Lights, camera, write! Non-fiction writing

I am often asked to assess manuscripts and, in many cases, I point out the need to ‘show not tell’.

In non-fiction writers’ need to lay down the facts in a logical order, they will often forget that they can use words as brushes to paint a picture that is more compelling and ultimately more memorable than a nicely written paragraph.

For the perfect example, I often turn to F. Scott Fitzgerald’s, The Great Gatsby. In chapter three he not only paints colour, but light, movement and sound.

The last swimmers have come in from the beach now and are dressing up-stairs; the cars from New York are parked five deep in the drive, and already the halls and salons and verandas are gaudy with primary colors, and hair shorn in strange new ways, and shawls beyond the dreams of Castile. The bar is in full swing, and floating rounds of cocktails permeate the garden outside, until the air is alive with chatter and laughter, and casual innuendo and introductions forgotten on the spot, and enthusiastic meetings between women who never knew each other's names.

The lights grow brighter as the earth lurches away from the sun, and now the orchestra is playing yellow cocktail music, and the opera of voices pitches a key higher. Laughter is easier minute by minute, spilled with prodigality, tipped out at a cheerful word. The groups change more swiftly, swell with new arrivals, dissolve and form in the same breath; already there are wanderers, confident girls who weave here and there among the stouter and more stable, become for a sharp, joyous moment the centre of a group, and then, excited with triumph, glide on through the sea-change of faces and voices and color under the constantly changing light.

He uses robust verbs with the power to create a reader response; he uses unexpected word pairings (‘yellow cocktail music’); he is masterful in the way he choreographs the swell of guests at the party and uses their own voices as a sound track to complement the orchestral music.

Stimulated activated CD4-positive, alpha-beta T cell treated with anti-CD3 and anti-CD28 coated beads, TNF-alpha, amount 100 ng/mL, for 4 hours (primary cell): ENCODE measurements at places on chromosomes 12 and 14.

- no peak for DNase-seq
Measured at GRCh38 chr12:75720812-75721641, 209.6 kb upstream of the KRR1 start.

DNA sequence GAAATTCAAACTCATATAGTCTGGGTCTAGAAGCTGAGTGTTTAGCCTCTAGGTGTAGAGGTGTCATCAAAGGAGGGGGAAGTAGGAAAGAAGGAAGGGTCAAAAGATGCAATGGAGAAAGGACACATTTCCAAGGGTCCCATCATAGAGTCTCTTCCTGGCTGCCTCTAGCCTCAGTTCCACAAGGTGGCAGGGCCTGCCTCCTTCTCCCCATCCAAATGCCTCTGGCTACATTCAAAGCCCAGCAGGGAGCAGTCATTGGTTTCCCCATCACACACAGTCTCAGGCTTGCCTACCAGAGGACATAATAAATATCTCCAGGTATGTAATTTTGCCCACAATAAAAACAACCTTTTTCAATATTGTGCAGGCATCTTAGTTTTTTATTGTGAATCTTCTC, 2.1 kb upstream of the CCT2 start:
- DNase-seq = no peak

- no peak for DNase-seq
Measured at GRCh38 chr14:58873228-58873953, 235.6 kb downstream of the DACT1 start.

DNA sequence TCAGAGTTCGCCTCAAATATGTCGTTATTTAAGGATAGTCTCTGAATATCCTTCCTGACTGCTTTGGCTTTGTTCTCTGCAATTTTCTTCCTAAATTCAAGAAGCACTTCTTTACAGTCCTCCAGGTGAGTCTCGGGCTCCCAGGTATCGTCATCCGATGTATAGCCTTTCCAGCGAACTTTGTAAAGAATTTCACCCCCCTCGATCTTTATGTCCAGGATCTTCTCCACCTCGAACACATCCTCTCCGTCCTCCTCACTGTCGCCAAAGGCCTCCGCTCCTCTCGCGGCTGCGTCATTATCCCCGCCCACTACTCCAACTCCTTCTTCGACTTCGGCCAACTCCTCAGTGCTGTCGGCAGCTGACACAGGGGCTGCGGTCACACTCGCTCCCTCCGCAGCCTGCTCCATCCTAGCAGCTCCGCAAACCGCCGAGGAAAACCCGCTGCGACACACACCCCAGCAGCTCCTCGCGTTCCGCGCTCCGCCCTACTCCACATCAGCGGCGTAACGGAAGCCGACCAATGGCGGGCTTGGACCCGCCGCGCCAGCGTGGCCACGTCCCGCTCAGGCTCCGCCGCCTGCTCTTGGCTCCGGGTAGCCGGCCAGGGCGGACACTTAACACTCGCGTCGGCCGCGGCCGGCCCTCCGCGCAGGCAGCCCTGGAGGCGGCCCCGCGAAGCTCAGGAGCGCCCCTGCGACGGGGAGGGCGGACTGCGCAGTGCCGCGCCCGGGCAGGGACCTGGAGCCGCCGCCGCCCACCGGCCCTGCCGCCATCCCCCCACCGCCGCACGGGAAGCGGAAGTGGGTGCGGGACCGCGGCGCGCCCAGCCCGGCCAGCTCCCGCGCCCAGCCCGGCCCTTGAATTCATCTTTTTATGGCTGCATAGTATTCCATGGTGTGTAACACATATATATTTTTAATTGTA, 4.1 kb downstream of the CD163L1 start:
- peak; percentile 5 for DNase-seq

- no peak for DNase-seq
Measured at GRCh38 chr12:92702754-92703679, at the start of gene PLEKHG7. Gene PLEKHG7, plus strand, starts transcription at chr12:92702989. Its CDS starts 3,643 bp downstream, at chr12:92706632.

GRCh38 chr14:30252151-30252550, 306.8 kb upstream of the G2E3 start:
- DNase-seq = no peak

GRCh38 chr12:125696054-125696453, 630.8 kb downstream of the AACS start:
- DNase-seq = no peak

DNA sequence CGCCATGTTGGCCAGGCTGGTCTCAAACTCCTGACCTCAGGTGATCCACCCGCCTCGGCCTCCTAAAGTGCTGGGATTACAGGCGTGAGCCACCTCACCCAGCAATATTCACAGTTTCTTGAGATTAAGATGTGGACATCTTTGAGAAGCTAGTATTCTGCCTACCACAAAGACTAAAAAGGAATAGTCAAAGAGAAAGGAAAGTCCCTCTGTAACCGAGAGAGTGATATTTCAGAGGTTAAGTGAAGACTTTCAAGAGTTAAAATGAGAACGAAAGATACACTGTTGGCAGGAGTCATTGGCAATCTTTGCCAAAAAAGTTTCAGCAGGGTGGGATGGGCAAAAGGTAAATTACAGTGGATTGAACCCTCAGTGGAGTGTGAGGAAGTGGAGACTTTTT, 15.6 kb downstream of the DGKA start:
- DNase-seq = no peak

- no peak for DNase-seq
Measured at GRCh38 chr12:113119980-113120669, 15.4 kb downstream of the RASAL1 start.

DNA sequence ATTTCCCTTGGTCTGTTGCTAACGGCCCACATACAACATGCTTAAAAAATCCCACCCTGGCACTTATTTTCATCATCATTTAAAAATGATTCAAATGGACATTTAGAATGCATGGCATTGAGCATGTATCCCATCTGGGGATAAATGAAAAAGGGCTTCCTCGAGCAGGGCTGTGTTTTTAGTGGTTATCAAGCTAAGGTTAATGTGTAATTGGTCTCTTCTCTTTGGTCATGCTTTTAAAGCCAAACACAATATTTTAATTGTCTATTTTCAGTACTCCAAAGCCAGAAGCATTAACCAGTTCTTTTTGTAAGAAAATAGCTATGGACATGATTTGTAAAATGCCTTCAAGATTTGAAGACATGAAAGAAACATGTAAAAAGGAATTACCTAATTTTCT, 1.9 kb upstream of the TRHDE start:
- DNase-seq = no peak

Many of his sentences’ structures themselves create the pace — impelling, thrusting the piece (and the reader) forward here, restraining there.

You might say, ‘But this is fiction – he was free to make up whatever he wanted for the effect he sought’. This is true, but the non-fiction writer who observes reality with the eye of a film-maker, the subtlety of a lighting expert; the ear of a musician and a feel for the natural (and unnatural) rhythms in life, has the same potential open to him/her.

Take a busy city street corner at rush hour. Observe it long enough and you will see lines of flow, tendencies for sudden surges or places where hurried knots form and just as quickly unravel.

Whether the sunlight is harsh or artificially lit makes an enormous difference to the atmosphere, as does the weather. Is street mostly subdued or are there horns, people yelling into mobile phones, vendors’ voices rising above it all?

Try it. Go to just such a place or, if you don’t live in a city, find somewhere crowded and observe as a choreographer might.

Light the scene and give it its own sound track. Perfect your word choices and remember to use verbs more than adjectives. Use your sentence length, rhythm and style to best effect. Then, like Fitzgerald, spin a beautiful scene bubble in which you and your reader can co-observe that one gorgeous piece of cinematic writing.

May your words pour onto the page,

Photograph by Alina Golovachenko